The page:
By Brian Kimball
Published: Thursday, October 22, 2009
Updated: Thursday, October 22, 2009
Kicker John Bonano kicks off during Arizona’s 43-38 victory over the Stanford Cardinal Saturday at Arizona Stadium. Bonano replaced kicker Alex Zendejas for the kick-off specialist position and even recorded a tackle in his first game. Courtesy Arizona Athletics
During the Arizona football team’s 43-38 win Saturday evening against Stanford, one Wildcat made his collegiate football debut. But he wasn’t easy to spot, even though he did more than was expected of him.
That’s because it was sophomore kicker John Bonano.
Redshirt sophomore Alex Zendejas has struggled getting kickoffs to the end zone so far this season and UA coaches told Bonano there was a chance he might play against Stanford. Sure enough, his number was called in the clash against the Cardinal.
“I was definitely excited going into the game,” Bonano said. “Just last year I was in the stands hoping to be out there, and it was surreal being finally on the field.”
Fortunately for his teammates, he wasn’t awestruck for long. Stanford receiver Chris Owusu is one of the best in the nation — he already has three returns for scores this year. Bonano found that out firsthand when he made a solo tackle in the first quarter.
“All the guys were really supportive. They came over and high-fived me and said, ‘Awesome job,’ so that was exciting,” he said. “I played linebacker in high school so I’m used to tackling, but definitely, at this level, I’m used to kicking.”
It seems as if he might want to brush up on his tackling form, because special teams coach Jeff Hammerschmidt said Bonano would assume the kickoff duties for the rest of the year “unless something drastic were to happen.” While it seems as if Zendejas got demoted, in actuality it might have been a bonus.
“Bonano did a good job out there on Saturday and his performance just makes me want to work harder,” Zendejas said. “I get to focus a little more on my field goals now and that’s good.”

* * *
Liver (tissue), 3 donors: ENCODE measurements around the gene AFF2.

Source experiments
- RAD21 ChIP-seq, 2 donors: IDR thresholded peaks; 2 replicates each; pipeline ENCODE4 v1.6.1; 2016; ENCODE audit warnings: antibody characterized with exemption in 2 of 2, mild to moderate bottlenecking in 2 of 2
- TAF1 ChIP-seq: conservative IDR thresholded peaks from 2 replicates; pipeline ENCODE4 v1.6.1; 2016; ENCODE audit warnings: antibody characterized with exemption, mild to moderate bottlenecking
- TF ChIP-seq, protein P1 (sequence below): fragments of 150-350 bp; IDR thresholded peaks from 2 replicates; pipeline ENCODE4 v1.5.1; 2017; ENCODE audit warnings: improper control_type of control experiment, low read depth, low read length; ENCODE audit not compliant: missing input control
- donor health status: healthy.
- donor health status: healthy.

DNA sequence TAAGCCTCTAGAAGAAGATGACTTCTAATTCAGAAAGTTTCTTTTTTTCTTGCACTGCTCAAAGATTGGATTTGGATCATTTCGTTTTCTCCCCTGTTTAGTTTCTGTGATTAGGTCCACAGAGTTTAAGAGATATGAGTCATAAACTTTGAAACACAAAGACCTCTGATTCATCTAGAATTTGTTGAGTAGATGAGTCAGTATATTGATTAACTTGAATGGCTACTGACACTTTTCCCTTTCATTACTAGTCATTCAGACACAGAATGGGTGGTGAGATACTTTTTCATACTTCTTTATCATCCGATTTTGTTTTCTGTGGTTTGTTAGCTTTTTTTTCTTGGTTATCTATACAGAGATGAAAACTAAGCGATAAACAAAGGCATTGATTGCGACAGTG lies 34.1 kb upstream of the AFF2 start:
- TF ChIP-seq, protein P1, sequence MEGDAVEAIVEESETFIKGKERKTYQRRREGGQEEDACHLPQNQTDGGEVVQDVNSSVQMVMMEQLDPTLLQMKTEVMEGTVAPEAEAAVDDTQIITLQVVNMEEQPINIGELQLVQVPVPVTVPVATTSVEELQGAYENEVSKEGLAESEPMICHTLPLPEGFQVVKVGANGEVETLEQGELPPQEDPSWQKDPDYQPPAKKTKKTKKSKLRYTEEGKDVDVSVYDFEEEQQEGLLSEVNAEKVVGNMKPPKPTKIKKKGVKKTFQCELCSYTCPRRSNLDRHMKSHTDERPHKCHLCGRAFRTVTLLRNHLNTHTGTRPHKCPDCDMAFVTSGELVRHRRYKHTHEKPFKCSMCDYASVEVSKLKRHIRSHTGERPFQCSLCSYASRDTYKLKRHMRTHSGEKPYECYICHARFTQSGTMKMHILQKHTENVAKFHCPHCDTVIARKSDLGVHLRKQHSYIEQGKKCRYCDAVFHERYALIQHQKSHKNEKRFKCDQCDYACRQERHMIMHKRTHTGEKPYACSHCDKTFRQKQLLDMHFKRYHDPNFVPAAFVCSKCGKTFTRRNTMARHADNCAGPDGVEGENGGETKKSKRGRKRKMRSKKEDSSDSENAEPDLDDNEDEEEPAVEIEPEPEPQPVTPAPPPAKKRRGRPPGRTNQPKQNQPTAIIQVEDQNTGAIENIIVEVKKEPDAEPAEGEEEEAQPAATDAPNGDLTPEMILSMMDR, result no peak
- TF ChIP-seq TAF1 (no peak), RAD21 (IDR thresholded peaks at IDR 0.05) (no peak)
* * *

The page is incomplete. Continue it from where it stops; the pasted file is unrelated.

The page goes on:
Still the Wildcats’ No. 1 option for kicking field goals, Zendejas doesn’t have to stress about fine-tuning his skills at essentially two different positions. Hammerschmidt said this year’s team is “fortunate” to have a kickoff specialist and a field goal specialist. Now that Bonano has taken some of the pressure off of Zendejas, both kickers can excel at their respective tasks.
“It makes a lot of sense because they’re two different kicks,” said assistant head coach Tim Kish. “One is just ‘kick it and see how far you can kick it.’ The other one has got to rely on accuracy.
“We still want some accuracy and want to place the ball in kickoff coverage,” he added. “But for the most part, it’s just getting the kick down there deep and giving our guys a chance to get underneath it because — for coverage — that’s most important.”
That’s what Bonano provides for the Wildcats, except when he launched a fourth-quarter kickoff out of bounds. Oddly, Stanford declined the penalty, opting to have the native of Salinas, Calif., re-kick. Admittedly happy for a second chance, Bonano blasted the ball to the end zone, helping Arizona bottle up Owusu on the play.
With the increase in reps to help him find his new role on the team, Bonano’s coaches said he’ll only get better. If that holds true, UA fans could get used to seeing the other team down on one knee in the end zone when Bonano is on the field.
“It’s a lot of repetition, so you’re doing the same thing every time. If you tweak one thing in your approach, like one step longer, it could throw off your whole kick,” Bonano said. “On the sidelines, I’m constantly practicing my run-up, making contact with the ball. Once I get that down I should be hitting the end zone consistently.”